Summer Camp Demand Is Skyrocketing—Despite (or Maybe Because of) Covid

Why some experts say kids need summer camp more than ever.

It’s the time of year when you might be starting to make summer-camp plans for your child, but we wouldn’t blame you if—given the recent Omicron surge—you’re wondering what camp will look like this summer, let alone whether it will happen.

We talked to experts to get a read on what camps are planning, though of course plans may change. Here are six things to know this year.

1. Covid Isn’t the Only Thing Surging—So Is Demand for Camp

Just like colleges, some camps have an “early enrollment” period in the fall for parents who want to ensure a slot in a certain one. According to Tom Rosenberg, president and CEO of the American Camp Association, early enrollment “skyrocketed” last fall, with interest both from families who send kids every year and from those new to camp.

Lauren Kasnett Nearpass, cofounder of Summer 365, which works one-on-one with families to find a camp that best fits their child, agrees: “We had a huge explosion of business in 2021. We had almost 50 percent growth in the number of families we work with.”

2. Camps Will Do Everything They Can to Stay In-Person

One reason for the surge in enrollment: Most camps are committed at this point, even in the face of variants, to being in-person.

Unlike last summer, many children heading there will be vaccinated—and some camps have already announced they’ll require vaccination. Camps will likely still practice the same mitigation strategies as last year, such as frequent hand-washing, podding kids in small cohorts to contain outbreaks, and frequent testing. “The great news,” Rosenberg says, “is we’ve demonstrated that that works.”

The appeal of in-person isn’t hard to understand, after the toll the pandemic has taken on some children. Because cell phones and Internet-enabled electronic devices are usually banned, camps are an antidote to all the screen time of virtual learning. What’s more, much of what kids do at camp—swimming, archery, canoeing, crafts—can be done safely outside and so will feel familiar.

“Sleep-away camp presents itself as one of the most normal experiences we can still provide our children,” Nearpass says. And normal is what most parents want these days for their children.

3. Camps Are Hiring More Mental-Health Professionals

Last summer, many kids at camp experienced panic attacks and eating issues, say the experts we spoke with. After being 24-7 with parents and away from peers, more children also experienced homesickness and problems getting along with other kids.

“What we’re hearing from camp directors now is they will have people on staff to address those issues. That is something that had never happened before in my experience,” says Eve Eifler, director of Tips on Trips and Camps, another no-cost-to-parents service that matches campers and camps. The mental-health professionals, she explains, won’t be there “to do therapy but to navigate when kids and staff are having struggles.”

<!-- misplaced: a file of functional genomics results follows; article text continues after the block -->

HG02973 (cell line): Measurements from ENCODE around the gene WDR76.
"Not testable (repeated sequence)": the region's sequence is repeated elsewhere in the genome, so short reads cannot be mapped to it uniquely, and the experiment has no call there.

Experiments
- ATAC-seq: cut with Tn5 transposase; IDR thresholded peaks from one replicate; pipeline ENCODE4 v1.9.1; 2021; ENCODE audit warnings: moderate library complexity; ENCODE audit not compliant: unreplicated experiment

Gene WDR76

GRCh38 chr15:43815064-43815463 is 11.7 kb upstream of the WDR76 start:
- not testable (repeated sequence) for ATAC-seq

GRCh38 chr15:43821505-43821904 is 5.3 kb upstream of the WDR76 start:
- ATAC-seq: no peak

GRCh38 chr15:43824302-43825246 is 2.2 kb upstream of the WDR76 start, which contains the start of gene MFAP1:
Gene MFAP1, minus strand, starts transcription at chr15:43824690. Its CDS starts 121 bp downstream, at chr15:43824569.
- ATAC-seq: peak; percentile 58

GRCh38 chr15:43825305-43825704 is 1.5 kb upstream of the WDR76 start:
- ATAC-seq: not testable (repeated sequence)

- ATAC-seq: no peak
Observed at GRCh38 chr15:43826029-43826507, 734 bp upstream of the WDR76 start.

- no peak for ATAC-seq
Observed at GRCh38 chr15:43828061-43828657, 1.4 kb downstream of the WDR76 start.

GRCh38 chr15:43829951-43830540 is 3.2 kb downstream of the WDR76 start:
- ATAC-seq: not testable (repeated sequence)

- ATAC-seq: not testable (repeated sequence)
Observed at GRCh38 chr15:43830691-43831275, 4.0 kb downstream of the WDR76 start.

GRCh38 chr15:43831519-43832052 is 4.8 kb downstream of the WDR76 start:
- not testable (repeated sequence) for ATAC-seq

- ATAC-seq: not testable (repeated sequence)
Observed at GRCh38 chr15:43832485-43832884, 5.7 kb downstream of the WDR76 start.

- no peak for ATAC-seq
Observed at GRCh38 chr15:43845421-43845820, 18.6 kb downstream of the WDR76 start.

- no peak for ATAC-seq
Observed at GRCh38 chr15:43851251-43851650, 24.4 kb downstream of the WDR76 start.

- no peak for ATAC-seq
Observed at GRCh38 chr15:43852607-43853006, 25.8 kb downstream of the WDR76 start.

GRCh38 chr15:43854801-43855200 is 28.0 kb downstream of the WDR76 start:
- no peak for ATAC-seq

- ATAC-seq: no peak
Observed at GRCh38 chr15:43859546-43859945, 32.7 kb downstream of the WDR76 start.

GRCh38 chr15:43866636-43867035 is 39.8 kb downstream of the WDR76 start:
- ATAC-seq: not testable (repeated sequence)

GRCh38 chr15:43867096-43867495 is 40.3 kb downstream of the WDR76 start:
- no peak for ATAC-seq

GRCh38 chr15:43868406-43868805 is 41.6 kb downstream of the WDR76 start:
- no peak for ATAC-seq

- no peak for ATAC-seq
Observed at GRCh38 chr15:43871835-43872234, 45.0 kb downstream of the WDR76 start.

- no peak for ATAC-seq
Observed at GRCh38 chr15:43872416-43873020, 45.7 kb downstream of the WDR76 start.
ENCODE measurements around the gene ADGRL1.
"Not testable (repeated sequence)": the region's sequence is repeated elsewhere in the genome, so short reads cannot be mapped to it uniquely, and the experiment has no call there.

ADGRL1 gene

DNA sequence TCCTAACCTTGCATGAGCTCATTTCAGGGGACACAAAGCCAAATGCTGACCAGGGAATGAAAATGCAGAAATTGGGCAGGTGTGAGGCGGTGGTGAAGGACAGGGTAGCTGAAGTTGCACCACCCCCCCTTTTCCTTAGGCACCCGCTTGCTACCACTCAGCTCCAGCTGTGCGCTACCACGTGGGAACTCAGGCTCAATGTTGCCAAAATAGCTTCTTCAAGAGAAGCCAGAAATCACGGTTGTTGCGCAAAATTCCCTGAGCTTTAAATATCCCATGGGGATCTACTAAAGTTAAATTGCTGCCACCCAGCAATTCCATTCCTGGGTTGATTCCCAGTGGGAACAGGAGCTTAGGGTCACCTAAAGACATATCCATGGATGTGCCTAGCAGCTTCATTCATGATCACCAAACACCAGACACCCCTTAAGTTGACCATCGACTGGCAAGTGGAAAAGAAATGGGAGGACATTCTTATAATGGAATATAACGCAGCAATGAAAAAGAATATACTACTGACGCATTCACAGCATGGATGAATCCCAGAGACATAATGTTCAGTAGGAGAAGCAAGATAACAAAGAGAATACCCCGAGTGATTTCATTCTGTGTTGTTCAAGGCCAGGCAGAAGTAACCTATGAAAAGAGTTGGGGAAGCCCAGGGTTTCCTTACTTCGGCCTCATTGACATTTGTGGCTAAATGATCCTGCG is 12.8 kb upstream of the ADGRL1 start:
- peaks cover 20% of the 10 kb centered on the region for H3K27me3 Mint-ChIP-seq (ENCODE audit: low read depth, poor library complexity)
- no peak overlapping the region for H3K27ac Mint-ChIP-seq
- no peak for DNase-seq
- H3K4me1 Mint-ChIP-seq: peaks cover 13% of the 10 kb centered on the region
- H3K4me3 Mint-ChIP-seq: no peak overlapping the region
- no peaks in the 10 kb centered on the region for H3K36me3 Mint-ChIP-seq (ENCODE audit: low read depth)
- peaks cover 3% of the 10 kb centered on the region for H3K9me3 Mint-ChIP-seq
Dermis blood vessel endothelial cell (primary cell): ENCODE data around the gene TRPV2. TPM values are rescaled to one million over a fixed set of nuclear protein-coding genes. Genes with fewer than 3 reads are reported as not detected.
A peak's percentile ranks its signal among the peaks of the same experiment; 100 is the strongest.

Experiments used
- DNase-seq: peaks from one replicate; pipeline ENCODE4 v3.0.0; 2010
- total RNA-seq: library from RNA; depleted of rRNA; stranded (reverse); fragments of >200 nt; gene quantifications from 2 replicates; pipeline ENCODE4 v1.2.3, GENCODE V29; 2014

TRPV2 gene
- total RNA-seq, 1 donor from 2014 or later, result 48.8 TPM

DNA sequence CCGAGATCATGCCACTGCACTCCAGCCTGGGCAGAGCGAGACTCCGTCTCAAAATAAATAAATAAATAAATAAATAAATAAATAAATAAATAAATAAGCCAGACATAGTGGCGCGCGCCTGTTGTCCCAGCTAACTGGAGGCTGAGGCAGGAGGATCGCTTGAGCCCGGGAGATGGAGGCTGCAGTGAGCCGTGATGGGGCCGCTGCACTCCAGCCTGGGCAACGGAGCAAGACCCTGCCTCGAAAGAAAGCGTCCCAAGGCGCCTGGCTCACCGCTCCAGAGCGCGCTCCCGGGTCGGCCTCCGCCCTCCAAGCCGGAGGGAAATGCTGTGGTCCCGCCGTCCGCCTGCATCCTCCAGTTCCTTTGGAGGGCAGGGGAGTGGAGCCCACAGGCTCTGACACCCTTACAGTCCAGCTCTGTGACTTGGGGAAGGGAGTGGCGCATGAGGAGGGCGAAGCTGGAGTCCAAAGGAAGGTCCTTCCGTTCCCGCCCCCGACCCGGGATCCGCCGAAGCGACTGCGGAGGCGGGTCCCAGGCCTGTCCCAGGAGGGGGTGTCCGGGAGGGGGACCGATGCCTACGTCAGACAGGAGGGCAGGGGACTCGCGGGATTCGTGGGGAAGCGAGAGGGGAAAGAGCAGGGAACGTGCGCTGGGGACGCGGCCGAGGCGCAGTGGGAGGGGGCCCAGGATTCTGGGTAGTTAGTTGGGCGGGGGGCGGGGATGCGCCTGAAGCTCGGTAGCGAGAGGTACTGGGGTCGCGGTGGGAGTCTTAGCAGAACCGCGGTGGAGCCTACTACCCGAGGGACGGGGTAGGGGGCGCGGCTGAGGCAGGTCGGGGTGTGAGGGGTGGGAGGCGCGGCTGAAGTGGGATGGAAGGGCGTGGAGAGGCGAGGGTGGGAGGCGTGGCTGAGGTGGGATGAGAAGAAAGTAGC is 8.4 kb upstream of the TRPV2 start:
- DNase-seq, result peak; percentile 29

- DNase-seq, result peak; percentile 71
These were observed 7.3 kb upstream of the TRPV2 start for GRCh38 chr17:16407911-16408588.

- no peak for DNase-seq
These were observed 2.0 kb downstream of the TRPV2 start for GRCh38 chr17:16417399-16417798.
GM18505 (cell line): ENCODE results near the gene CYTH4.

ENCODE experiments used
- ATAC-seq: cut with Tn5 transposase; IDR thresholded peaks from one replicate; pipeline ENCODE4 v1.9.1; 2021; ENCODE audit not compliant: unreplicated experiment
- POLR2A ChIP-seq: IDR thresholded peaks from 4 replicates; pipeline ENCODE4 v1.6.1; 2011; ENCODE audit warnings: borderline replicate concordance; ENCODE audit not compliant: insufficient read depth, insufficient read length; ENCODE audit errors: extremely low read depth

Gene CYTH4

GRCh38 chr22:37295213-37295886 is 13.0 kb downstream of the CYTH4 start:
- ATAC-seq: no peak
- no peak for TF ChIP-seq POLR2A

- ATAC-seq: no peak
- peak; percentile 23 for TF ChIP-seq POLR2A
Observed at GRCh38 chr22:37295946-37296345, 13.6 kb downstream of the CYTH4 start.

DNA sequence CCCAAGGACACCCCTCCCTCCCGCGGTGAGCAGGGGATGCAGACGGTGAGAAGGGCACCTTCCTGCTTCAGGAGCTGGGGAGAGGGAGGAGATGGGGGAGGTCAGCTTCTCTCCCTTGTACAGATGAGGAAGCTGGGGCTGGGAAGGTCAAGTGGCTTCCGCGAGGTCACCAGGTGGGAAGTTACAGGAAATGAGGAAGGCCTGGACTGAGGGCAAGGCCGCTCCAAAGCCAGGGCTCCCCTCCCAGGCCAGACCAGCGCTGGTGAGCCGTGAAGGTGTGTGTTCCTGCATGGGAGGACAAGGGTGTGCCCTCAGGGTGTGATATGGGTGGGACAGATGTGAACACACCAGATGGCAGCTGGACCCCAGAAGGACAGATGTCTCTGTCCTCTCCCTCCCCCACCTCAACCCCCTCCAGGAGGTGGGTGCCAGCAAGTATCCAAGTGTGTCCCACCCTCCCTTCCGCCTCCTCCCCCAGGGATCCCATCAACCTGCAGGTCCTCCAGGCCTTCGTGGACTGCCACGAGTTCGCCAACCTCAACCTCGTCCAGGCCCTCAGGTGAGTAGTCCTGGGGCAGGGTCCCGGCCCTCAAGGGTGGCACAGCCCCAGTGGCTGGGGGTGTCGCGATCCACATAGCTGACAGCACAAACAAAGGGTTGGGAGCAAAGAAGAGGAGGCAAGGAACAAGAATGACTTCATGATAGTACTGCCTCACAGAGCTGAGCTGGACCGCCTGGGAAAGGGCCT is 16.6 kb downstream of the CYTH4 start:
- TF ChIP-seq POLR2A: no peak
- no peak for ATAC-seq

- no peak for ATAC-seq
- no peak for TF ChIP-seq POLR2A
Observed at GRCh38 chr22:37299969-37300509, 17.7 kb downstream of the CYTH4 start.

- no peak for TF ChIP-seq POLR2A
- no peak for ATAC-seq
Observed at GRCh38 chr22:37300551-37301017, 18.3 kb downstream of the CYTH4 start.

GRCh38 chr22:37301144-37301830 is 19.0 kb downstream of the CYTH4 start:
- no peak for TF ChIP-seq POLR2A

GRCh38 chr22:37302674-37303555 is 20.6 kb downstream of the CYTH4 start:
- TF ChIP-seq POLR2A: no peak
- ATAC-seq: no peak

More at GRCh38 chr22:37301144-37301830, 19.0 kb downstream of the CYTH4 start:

Although most children have been back at school since last summer and are less isolated, Rosenberg reports that many are still behind in social and emotional development, especially when it comes to building confidence, resiliency, and relationships: “Many kids were by themselves, and that diminished their resilience. Kids need to practice trying new things and making mistakes and trying again.” Camp, he says, is a perfect environment for that.

4. Camps Are Going Back to Basics

Prior to Covid, many parents sought out camps with the latest sports gear or STEM offerings over traditional fun like campfires and games of Capture the Flag.

But this summer, parents and camps “really are going back to basics,” Eifler says. “That’s a response to where kids are right now. They have to learn how to live in a bunk full of other kids and live away from their parents. It’s not a time for leaps and bounds. Camps are not starting new initiatives. They’re focusing on how to be a friend, how to be kind, how to experience failure and not fall apart.”

Camps are planning more group activities, too. Part of that is due to Covid: Having children do things in pods, instead of mixing the whole camp, can help contain any infection. But that’s not the only reason.

“Kids have been away from each other so much,” Rosenberg says. “Camp is all about be­ing together.”

5. Kids May Stay Longer at Camp

According to camp consultant Lauren Nearpass, many parents decided last summer to send their children to sleep-away camps for more than two weeks—a trend she sees continuing this year.

Nearpass says parents opted for longer sessions because kids had been cooped up. But doing so had another benefit: “It wasn’t until the end of week two that camp was deemed Covid-free and a safe environment” due to testing schedules. After the two weeks or so, she explains, campers could more freely mix, without masks, among those outside their pod who had been similarly quarantined. Some camps modified procedures to limit contact, at least at first, between kids staying the full summer or for consecutive sessions with new campers cycling in.

6. Parents May Go to Camp, Too

Some sleep-away camps offer “family camp” at the end of the children’s session—the kids spend seven weeks at a camp in, say, Maine or New Hampshire, then their parents can join them for one final week.

“I wouldn’t be surprised to see family camp skyrocketing this summer,” says the ACA’s Tom Rosenberg. “Everyone needs some positive, safe adventure right now. To breathe fresh air and put down that phone.”

Editor in chief

Sherri Dalphonse joined Washingtonian in 1986 as an editorial intern, and worked her way to the top of the masthead when she was named editor-in-chief in 2022. She oversees the magazine’s editorial staff, and guides the magazine’s stories and direction. She lives in DC.